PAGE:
Forecast and Analysis

Regional Migration Analysis: 23-30 May 2014

Andrew Farnsworth The Cornell Lab May 30, 2014

Continental Summary

Persistent light to moderate movements in the West and widespread moderate movements in the center of the continent highlighted the late season movements during this forecast period. Species on the move this week included White-rumped Sandpiper, Dunlin, Sanderling, Ruddy Turnstone, Wilson’s Phalarope, Black Tern, Common Nighthawk, Alder Flycatcher, Willow Flycatcher, Yellow-bellied Flycatcher, Gray-cheeked Thrush, the last pushes of warblers, White-crowned Sparrow, and Nelson’s Sparrow.


Although scattered precipitation fell at times during the forecast period, primarily east of the coastal ranges and in the northern Rockies, light to moderate movements persisted in many areas throughout the forecast period. This was particularly true along the Pacific Coast, but also true for many areas farther inland.  Species on the move this week included Red-necked Phalarope, Wilson’s Pharalope, Pacific-slope Flycatcher, Willow Flycatcher, Swainson’s Thrush, Nashville Warbler, Wilson’s Warbler, Townsend’s Warbler, Yellow Warbler, White-crowned Sparrow, and Western Tanager.

Great Plains

Moderate movements were widespread, though scattered at times, across the region during the forecast period. Some intense areas of precipitation shut down movements, but these areas of unfavorable conditions were often local, with birds navigating around these and continuing movements. This was particularly apparent on Sunday and Monday evenings in the Central Plains. Species on the move this week included Baird’s Sandpiper, White-rumped Sandpiper, Ruddy Turnstone, Wilson’s Phalarope, Black Tern, Alder Flycatcher, Least Flycatcher, Yellow-bellied Flycatcher, Red-eyed Vireo, Swainson’s Thrush, Tennessee Warbler, Wilson’s Warbler, and Yellow Warbler.

Upper Midwest and Northeast

Moderate and locally heavy movements began the weekend east of the Appalachians, while the coastal portions of the region were mostly quiet. These moderate and locally heavy movements expanded to include most of the region over the course of the weekend and early work week, until more changeable and cooler conditions with precipitation returned to dampen the intensity of most of these movements, though primarily east of the Appalachians. Light to locally moderate movements returned through the end of the period, though these were scattered across the region mostly west of the Appalachians and away from the immediate coast south of New England. Species on the move this week included Brant, Sooty Shearwater, Semipalmated Plover, Spotted Sandpiper, Dunlin, Sanderling, Ruddy Turnstone, Red Knot, Roseate Tern, Black Tern, Common Nighthawk, Alder Flycatcher, Yellow-bellied Flycatcher, Acadian Flycatcher, Gray-cheeked Thrush, Marsh Wren, Wilson’s Warbler, Cerulean Warbler, Blackpoll Warbler, Magnolia Warbler, Northern Parula, American Redstart, Saltmarsh Sparrow, and Nelson’s Sparrow.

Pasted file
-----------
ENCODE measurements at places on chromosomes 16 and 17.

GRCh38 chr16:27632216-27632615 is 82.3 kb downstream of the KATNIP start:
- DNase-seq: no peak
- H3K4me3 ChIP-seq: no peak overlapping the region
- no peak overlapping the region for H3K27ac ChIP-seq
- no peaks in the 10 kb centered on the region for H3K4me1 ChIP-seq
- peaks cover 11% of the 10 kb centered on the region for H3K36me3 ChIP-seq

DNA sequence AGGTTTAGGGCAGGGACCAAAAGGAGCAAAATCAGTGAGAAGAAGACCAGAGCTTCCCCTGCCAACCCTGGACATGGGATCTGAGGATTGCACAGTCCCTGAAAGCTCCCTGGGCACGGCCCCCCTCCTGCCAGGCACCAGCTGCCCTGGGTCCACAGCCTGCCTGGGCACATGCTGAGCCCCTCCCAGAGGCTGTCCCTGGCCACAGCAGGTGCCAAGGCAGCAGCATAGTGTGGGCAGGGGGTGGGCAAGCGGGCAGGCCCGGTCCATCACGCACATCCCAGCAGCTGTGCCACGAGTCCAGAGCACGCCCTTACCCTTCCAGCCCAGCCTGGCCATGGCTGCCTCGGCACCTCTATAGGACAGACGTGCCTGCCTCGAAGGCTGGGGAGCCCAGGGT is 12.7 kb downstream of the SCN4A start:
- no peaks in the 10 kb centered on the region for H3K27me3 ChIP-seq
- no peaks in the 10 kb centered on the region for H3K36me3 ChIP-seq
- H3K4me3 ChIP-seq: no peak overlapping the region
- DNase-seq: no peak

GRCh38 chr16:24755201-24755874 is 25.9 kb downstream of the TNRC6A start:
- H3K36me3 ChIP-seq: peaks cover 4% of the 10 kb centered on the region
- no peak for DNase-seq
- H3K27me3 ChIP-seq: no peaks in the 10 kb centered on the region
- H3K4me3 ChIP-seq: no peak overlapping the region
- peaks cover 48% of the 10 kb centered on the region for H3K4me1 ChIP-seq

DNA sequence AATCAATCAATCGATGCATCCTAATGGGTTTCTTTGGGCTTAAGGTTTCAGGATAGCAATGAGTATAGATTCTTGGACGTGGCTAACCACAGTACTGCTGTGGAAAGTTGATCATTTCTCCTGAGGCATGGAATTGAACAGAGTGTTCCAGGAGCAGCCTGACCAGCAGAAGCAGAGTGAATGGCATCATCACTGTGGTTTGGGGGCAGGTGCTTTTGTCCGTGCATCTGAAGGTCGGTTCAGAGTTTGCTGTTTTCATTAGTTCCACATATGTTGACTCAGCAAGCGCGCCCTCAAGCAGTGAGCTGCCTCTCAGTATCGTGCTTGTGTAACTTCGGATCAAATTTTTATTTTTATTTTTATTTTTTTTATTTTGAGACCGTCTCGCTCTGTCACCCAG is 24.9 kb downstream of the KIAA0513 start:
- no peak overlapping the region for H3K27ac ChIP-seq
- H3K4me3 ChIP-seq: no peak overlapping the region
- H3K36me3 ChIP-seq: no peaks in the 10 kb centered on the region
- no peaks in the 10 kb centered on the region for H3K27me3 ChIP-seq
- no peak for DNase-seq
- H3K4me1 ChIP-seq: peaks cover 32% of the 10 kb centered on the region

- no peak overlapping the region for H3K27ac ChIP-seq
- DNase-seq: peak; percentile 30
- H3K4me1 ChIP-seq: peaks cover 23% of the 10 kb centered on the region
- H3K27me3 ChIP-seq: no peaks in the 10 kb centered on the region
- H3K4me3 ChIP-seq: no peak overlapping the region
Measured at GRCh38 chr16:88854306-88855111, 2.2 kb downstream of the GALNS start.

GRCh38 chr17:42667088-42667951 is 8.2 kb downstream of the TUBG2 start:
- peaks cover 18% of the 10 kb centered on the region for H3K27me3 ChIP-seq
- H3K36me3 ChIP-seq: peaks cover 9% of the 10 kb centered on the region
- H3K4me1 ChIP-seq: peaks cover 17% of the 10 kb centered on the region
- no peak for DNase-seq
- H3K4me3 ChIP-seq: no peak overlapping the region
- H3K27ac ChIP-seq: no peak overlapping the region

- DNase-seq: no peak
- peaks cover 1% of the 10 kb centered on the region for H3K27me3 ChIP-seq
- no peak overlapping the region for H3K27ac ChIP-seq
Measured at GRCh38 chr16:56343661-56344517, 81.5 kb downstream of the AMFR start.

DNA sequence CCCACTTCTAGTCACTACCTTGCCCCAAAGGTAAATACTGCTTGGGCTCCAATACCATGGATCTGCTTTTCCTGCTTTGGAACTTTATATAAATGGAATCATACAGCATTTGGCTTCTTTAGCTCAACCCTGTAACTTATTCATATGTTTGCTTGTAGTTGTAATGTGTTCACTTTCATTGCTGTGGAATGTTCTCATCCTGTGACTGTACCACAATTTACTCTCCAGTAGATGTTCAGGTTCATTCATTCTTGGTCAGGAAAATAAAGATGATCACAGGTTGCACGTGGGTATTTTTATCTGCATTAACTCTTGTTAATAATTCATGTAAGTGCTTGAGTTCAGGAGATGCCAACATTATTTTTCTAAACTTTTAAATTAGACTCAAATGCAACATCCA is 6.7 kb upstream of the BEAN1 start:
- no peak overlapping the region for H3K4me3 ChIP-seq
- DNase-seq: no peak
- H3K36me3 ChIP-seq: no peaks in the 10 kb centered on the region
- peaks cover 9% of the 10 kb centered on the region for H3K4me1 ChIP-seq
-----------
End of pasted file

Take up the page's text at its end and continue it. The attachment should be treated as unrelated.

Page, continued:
Gulf Coast and Southeast

Moderate movements to the west of the Mississippi River and light to locally moderate movements to the east of the Mississippi River were the norm this period, when precipitation, some of which was intense in severe storms, was not keeping birds grounded. This contrast between the two “sub-regions” and their movements was noticeable for nearly the entirety of the period. Species on the move this week included Spotted Sandpiper, White-rumped Sandpiper, Stilt Sandpiper, Dunlin, Sanderling, Wilson’s Phalarope, Eastern Wood-Pewee, Olive-sided Flycatcher, Wilson’s Warbler, American Redstart, and Yellow Warbler.